Moist woods, forests, and canyons are bigleaf maple's most common habitats throughout much of its distribution... Bigleaf maple often occurs in scattered patches within or on the streamside edges of conifer-dominated riparian communities...Bigleaf maple typically supports many epiphytes. Mosses, liverworts, and ferns hang from its branches or grow in branch crotches. Bigleaf maple's moss load is generally the greatest of all tree species in the Pacific Northwest.
Periodic disturbances such as flooding, fire, or logging apparently help retain bigleaf maple as an important member of seral plant communities. Riparian zones experience flooding frequently...Bigleaf maple is common in primary succession on riverine sites, and it may establish on other new substrates as well...Bigleaf maple can also have positive effects on conifer growth. Litter and debris from bigleaf maple trees and sprout clumps can increase forest floor and soil nutrients and accelerate nutrient and litter turnover in Douglas-fir and western hemlock forests.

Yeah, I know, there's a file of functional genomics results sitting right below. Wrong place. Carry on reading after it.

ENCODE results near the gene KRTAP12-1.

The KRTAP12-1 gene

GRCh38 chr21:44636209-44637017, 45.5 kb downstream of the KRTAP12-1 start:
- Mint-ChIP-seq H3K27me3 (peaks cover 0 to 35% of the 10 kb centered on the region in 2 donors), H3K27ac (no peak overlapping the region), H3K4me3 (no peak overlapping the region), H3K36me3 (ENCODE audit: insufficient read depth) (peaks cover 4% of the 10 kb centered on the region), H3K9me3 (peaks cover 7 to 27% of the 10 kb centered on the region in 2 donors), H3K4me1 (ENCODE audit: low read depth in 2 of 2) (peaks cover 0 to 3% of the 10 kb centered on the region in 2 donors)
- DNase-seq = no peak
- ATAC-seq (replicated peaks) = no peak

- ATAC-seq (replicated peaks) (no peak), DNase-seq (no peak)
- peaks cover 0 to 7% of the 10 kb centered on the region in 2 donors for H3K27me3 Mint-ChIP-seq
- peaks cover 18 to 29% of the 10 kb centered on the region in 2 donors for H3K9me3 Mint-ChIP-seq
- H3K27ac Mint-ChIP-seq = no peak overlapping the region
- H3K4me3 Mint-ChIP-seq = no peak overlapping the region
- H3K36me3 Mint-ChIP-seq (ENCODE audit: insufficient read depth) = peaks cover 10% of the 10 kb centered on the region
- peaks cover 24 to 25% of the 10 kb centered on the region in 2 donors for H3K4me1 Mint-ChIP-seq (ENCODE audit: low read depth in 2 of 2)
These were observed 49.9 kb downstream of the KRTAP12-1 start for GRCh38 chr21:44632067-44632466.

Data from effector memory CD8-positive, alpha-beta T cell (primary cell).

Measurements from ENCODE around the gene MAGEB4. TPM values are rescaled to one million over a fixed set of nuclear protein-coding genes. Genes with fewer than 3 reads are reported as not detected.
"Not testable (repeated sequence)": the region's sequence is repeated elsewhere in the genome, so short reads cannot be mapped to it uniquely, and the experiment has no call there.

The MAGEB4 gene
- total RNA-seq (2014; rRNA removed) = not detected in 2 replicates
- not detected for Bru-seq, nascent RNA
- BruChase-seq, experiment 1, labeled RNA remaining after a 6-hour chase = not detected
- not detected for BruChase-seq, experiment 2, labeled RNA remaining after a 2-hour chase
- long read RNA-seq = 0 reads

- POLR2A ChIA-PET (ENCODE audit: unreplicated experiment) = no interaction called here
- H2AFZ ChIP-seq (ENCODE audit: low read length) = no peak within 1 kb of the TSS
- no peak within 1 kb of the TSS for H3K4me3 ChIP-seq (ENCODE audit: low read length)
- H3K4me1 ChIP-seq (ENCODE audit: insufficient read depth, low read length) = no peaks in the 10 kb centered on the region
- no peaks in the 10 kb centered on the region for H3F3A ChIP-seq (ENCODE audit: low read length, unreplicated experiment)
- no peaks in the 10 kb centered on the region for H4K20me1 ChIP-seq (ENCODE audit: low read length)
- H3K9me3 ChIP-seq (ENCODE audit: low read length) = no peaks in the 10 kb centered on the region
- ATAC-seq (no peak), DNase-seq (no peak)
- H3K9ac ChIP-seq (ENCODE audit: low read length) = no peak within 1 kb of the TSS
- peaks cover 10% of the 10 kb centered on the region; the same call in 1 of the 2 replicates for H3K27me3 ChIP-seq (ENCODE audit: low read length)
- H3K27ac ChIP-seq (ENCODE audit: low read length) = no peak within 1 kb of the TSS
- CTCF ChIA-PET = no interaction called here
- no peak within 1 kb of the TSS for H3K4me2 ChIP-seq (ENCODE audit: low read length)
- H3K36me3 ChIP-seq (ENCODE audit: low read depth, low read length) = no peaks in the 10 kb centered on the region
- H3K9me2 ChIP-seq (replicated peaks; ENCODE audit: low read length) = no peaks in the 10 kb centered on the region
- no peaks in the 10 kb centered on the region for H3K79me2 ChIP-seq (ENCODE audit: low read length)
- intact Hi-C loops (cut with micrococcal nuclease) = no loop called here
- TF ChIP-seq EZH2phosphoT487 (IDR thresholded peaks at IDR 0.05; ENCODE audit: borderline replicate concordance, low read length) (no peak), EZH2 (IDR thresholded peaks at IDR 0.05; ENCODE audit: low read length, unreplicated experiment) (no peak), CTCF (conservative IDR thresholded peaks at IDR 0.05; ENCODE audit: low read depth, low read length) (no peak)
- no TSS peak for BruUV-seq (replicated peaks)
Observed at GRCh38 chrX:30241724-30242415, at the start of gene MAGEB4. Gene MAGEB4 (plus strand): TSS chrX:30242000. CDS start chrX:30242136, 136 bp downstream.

The scientific name of bigleaf maple is Acer macrophyllum Pursh (Aceraceae).
Bigleaf maple is common in some conifer, mixed-evergreen, and hardwood communities and in seral brushfields. These communities are often diverse in species composition and structure. Bigleaf maple is associated with Pacific madrone (Arbutus menziesii), Pacific dogwood (Cornus nuttallii), and prince's-pine (Chimaphila) throughout most of its range. Chapters within Barbour and others provide details of other over- and understory species commonly associated with bigleaf maple. In addition to the many vascular plant species with which bigleaf maple is associated, many arboreal moss and lichen species use bigleaf maple as a substrate. (Plant Database)